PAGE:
Keeping the faith

On the last weekend of April, family members filled the pews for the baptism of a baby girl who chattered and smiled throughout the rite. Children received Eucharist for the first time in parishes large and small and teenagers invited the Holy Spirit into their lives during the sacrament of confirmation. For the moment, these young Catholics are traveling on what we pray will be a lifelong journey of faith as members of the church. As role models, how will we encourage and guide these young Catholics so that they don’t choose to drop out and join the growing population of disaffected adults called “nones”?

In 2014, nearly 23 percent of U.S. adults identified as “nones,” individuals who are religiously unaffiliated. Yet, nearly 80 percent of them say they were raised within a particular religious tradition. Furthermore, Catholics are among segments of Christian populations that experienced the largest loss in numbers, according to studies released in 2016 by the Pew Research Center and by The Center for Applied Research in the Apostolate (The Catholic World Report, Feb. 23, 2017).

Youth ministry expert Robert Feduccia, who presented a workshop last month in Iowa City (see Page 1 story), calls for a multipronged approach to passing on the faith. We need to help people at a younger age to discern God’s actions in their lives. We need to offer them liturgy that inspires them to be full, conscious and active participants in the church.

Our young Catholics desire role models to accompany them on the journey and a deepening awareness of Christ acting in their lives. We, their “faith formers,” must show and tell how Christ is working in our lives. “If you see how God is working in your life, you can do the same with others and help them say yes to God,” says Feduccia who founded the Youth Liturgical Leadership Program One Bread, One Cup at Saint Meinrad Seminary and School of Theology.

Our parishes would benefit from self-assessment. How are we responding to changes in our world, our culture and the impact on young Catholics? “The models and practices we employ that served us well are not yielding the same results,” notes Don Boucher, diocesan director of the Office of Faith Formation.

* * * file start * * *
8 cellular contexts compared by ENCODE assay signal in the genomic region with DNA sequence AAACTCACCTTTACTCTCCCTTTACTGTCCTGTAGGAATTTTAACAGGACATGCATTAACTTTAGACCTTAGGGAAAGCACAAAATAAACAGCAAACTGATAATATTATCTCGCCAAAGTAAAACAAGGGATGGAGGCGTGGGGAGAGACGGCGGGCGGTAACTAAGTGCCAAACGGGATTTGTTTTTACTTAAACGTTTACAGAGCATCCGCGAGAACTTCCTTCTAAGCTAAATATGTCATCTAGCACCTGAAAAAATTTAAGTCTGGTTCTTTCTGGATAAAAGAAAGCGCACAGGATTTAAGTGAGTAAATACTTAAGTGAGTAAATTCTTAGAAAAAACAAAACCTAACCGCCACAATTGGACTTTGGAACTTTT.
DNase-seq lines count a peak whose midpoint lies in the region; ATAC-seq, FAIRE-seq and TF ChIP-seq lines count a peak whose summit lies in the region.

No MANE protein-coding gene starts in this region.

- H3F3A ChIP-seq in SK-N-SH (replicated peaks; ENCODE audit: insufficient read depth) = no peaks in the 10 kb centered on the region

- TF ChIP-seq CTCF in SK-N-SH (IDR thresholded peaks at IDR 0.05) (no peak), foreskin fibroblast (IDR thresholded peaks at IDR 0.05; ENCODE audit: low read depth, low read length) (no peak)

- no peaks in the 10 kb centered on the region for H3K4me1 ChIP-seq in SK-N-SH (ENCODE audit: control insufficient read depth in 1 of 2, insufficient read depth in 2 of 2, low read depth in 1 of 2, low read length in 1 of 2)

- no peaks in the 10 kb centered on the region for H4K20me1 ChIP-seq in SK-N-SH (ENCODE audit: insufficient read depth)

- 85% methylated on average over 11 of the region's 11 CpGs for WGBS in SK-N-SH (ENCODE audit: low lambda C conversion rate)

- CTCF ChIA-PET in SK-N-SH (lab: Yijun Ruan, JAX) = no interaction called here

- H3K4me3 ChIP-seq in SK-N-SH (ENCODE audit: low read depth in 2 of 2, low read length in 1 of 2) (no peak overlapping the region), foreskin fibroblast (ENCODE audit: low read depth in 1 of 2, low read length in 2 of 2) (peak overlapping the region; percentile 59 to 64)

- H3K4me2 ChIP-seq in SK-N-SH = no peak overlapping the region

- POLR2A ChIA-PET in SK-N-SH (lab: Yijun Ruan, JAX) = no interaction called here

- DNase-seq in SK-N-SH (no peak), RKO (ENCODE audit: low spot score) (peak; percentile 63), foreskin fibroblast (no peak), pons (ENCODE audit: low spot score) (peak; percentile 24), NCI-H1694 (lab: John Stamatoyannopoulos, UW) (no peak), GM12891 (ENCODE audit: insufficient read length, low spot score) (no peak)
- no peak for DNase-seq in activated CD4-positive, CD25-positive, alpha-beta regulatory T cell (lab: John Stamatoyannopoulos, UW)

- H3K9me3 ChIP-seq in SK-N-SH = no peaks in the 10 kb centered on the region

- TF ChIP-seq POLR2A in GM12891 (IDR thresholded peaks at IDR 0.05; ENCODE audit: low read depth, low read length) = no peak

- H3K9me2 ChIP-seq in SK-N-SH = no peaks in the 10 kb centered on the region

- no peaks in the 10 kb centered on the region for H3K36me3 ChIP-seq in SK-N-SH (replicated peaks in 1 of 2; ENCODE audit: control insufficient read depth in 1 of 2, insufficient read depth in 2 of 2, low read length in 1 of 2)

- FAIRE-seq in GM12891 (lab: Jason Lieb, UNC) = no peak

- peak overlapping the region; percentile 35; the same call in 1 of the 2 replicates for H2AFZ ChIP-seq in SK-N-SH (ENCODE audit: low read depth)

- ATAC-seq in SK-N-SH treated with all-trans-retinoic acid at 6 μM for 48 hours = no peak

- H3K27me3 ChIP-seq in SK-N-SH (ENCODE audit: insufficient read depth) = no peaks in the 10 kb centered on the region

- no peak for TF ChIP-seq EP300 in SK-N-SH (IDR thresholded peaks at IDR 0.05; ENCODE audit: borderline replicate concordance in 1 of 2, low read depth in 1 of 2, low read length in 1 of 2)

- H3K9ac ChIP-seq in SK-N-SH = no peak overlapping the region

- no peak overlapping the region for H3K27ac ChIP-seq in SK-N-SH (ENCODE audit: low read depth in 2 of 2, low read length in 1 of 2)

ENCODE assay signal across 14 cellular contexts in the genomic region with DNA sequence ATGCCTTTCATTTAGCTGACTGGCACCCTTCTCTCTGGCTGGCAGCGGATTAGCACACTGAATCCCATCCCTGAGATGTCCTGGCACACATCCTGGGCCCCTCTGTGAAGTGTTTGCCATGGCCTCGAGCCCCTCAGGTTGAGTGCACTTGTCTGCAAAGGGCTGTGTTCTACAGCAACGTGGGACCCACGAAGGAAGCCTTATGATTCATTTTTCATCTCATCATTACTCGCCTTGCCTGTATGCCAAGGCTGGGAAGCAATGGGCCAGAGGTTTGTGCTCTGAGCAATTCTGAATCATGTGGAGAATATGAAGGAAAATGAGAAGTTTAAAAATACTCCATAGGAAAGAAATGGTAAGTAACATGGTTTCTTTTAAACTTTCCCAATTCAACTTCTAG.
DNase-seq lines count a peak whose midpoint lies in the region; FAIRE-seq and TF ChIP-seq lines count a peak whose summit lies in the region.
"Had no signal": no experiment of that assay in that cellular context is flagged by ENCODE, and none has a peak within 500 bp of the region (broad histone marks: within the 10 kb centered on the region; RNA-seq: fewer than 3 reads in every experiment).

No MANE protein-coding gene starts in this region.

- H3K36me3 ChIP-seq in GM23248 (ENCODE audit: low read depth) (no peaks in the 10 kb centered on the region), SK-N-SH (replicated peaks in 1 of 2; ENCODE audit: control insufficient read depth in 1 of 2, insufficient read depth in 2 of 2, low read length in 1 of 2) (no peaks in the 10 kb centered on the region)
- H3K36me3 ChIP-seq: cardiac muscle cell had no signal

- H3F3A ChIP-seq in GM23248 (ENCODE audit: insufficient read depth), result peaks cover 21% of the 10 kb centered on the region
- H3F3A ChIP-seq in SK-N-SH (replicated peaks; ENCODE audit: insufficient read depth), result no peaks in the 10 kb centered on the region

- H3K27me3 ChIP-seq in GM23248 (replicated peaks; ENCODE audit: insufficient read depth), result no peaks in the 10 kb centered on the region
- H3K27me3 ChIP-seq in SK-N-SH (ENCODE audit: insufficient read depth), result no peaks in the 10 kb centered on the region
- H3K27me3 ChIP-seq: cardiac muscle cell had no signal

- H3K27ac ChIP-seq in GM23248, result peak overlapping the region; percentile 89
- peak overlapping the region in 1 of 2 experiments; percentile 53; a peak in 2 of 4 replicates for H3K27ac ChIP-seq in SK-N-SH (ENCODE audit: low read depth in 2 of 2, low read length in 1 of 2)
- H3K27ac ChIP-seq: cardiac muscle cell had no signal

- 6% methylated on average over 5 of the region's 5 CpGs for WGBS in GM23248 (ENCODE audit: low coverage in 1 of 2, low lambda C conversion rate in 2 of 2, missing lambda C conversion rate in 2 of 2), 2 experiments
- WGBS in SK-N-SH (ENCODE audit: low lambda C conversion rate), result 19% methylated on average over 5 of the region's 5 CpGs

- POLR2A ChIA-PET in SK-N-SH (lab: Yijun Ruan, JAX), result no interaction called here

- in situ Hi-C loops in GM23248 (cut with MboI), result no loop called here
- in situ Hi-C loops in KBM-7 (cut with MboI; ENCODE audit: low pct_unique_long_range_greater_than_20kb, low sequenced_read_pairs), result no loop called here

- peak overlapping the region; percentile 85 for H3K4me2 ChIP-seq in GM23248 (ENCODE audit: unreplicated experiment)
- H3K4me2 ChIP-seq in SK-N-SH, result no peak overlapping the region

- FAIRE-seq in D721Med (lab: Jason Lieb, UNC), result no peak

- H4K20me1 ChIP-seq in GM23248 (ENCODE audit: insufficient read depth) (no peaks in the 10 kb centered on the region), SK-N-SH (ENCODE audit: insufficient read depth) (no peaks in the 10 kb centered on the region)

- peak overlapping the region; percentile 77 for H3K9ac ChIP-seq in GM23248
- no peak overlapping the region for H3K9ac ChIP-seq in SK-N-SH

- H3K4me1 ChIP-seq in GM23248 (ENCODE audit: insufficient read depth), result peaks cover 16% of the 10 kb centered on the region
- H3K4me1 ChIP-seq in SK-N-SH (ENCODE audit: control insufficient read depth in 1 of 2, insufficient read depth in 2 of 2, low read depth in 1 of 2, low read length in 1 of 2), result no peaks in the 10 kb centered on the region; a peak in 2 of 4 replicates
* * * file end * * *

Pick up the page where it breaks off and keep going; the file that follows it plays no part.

Some doable ideas:

• Invite parish faith formers (all of us, really) to reflect on their faith stories and to remember why they got into faith formation in the first place. Sharing stories fosters a contemplative view, one that demonstrates God is active in our lives.
• Building community must be a priority. Attend Mass regularly; participate in the sacraments. Choose to attend a parish event or Bible study. Offer to pray for and with one another. Join the parish prayer chain. Invite others to pray before the Blessed Sacrament at the church.
• Celebrate the liturgy well: beauty attracts. People can tell when the liturgy is more about the minister than about worshipping God, observes Deacon Frank Agnoli, diocesan director of Liturgy.
• Preach in a way that speaks to all parishioners, including our youths. As Pope Francis wrote, preachers “should never respond to questions that nobody asks” (Evangelii Gaudium, 155).
• Encourage daily, personal prayer. Catholics under the age of 40 are less likely to pray daily, Feduccia says. Share prayer cards with them or post favorite prayers on social media.
• Young Catholics who have had a religious experience may not know how to make sense of it. Listen to them; help them to discern God’s actions in their lives.
• Invite young people to get in touch with their faith story. Youths need to feel safe in sharing their stories, and trust that adults will hold their story as sacred as they do.
• Don’t be motivated by trying to stop ones from becoming nones. Be motivated by a desire to walk with young people and help them to have an encounter with the living Jesus.
• Examine what models and practices work in faith formation classes. Let go of those that don’t work.
• Trust in the Holy Spirit. In his April 30 Gospel reflection Bishop Robert Barron spoke of Jesus’ promise to send the Holy Spirit to inspire, strengthen and defend his followers. “This is the supporter, the Advocate who will inspire Christians up and down the ages.”

Barb Arland-Fye, Editor
(arland-fye@davenportdiocese.org)

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